by: Kaitlin Aquino
Billie Eilish has always made it difficult for fans and listeners to pinpoint her definitive music genre. Pulling all sorts of elements from rock, pop, indie, hip-hop, R&B, and EDM, each of Eilish’s songs are hardly single-genre works. But that’s exactly how she wants it to be. “I don’t want to be in the pop world. I don’t want to be in the alternative world or the hip-hop world or the R&B world or whatever the fuck they think,” she said in an interview with the New York Times.
The refreshingly blunt 17-year-old singer-songwriter began her rapid rise to fame at the mere age of 13 with the notably unofficial Soundcloud release of her airy, electronic indie-pop ballad, “ocean eyes.” While Eilish’s new and first official album, “WHEN WE ALL FALL ASLEEP, WHERE DO WE GO?,” showcases her angelic voice like her older songs, it does so in a remarkably intriguing way.
Unlike most of Eilish’s pre-“WHEN WE ALL FALL ASLEEP, WHERE DO WE GO?” material, her new album is highly experimental. While each song has its own unique appeal — the inexplicably heartbreaking oscillating voice modulation of “8,” the comically seamless integration of “The Office” quotes from the iconic episode “Threat Level: Midnight” on “my strange addiction,” and the surprise trap-inspired conclusion of “bad guy” that takes the already catchy, upbeat song to another level of replayable — none are arguably as absurd as the album’s definitive song, “bury a friend.”
Co-written by Eilish and her 21-year-old brother, Finneas O’Connell, “bury a friend” integrates spooky sound bytes comprising of unorthodox noises like the actual sound of a dental drill shaving off part of Billie’s Invisalign implant during her Invisalign removal procedure, a bone-chilling rolling high-pitched wail nicknamed “nightmare horse,” and the bright, oddly spine-tingling ring of easy bake oven bell followed by the lyrics “I wanna end me.” With corresponding sound effects enhancing phrases like “step on the glass” and “staple your tongue,” “bury a friend” can be an immersive, almost cinematic experience if the listener allows for it.
The overall musical layout of “bury a friend” is absurd. “The structure’s super weird,” admitted O’Connell in an interview with The New York Times. Unlike most songs which follow the verse-chorus-verse-chorus-bridge-chorus format, also known as the ABABCB structure, “bury a friend” goes as follows: hook, verse, pre-chorus, drop, hook, verse two, alternate verse two, bridge, pre-chorus, drop, and hook.
Eilish also took an unusual approach in coming up with the lyrics for “bury a friend.” Rather than from her own perspective, “[the song] is literally from the perspective of the monster under my bed,” she said in an interview with UMusic.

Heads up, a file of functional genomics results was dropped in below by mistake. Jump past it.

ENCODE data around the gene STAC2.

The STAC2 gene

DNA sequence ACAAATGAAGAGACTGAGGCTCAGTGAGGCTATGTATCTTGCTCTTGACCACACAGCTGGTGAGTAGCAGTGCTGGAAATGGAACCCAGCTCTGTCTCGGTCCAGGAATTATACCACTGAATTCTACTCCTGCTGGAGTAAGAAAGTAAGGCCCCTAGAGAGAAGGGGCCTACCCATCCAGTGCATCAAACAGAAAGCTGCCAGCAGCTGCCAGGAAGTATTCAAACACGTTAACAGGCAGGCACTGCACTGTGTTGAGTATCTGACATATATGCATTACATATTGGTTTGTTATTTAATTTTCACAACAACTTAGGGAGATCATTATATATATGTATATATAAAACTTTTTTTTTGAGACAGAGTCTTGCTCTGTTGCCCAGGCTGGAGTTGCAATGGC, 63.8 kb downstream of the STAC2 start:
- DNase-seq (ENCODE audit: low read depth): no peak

While both Eilish and O’Connell are responsible for the song’s notably unique structure and lyrical content, the musical production genius of not only “bury a friend” but the entire album, which her brother, O’Connell contributed in producing. all of “WHEN WE ALL FALL ASLEEP, WHERE DO WE GO?” -is the contribution of her brother, O’Connell. Together, Eilish and O’Connell make a powerful sibling duo, pushing one another to reject musical tradition and embrace unconventionality.
While Eilish’s old songs have moments that undoubtedly breach convention, none come close to the sheer absurdity of those featured in her newest album. In contrast to the spooky yet electric “bury a friend,” Eilish’s musical debut, “ocean eyes,” seems like a stagnant ballad with its traditional song structure and overall lack of musical dynamicity — not to say her debut single is any less beautiful than it was during its release.
For the past three years, Eilish has been releasing singles and EPs with diverse, but broken musical themes and styles, making her difficult to characterize as an artist. But “WHEN WE ALL FALL ASLEEP, WHERE DO WE GO?” marks Eilish’s birth as a young, female singer-songwriter with a fascination for toxic love and heartbreak and fixation for all things that lurk in the shadows.
Her dark musical aesthetic and her range of melancholy, electric songs continuously attracts listeners who fall far outside her original young, female demographic. But despite the newer, more cohesive artistic presence she has constructed for herself, Eilish made it clear since the beginning that she never wants to allow confines of modern music culture to put herself in a box. As of now, rather than letting her hard-earned reputability and distinctive artistic presence limit her creative choices, Eilish has let her fame free her from the chains of musical convention.
In a 2017 interview with Vanity Fair, Eilish expressed what she disliked about the music industry: “I feel like everything needs to have a certain…” she trailed off rolling her eyes and proceeded to restate what she meant to say. “This is in — this — category, and this is in — this — and … I want to be everything … Don’t tell me what I can’t be.” Two years later, in an interview with the New York Times’ Joe Coscarelli, she expressed similar anti-absolutist sentiments with respect to how she wants her fans to respond when asked to define her musical style. “I want it to be like, ‘What kind of music do you listen to?’ ‘Billie Eilish kind of music.’”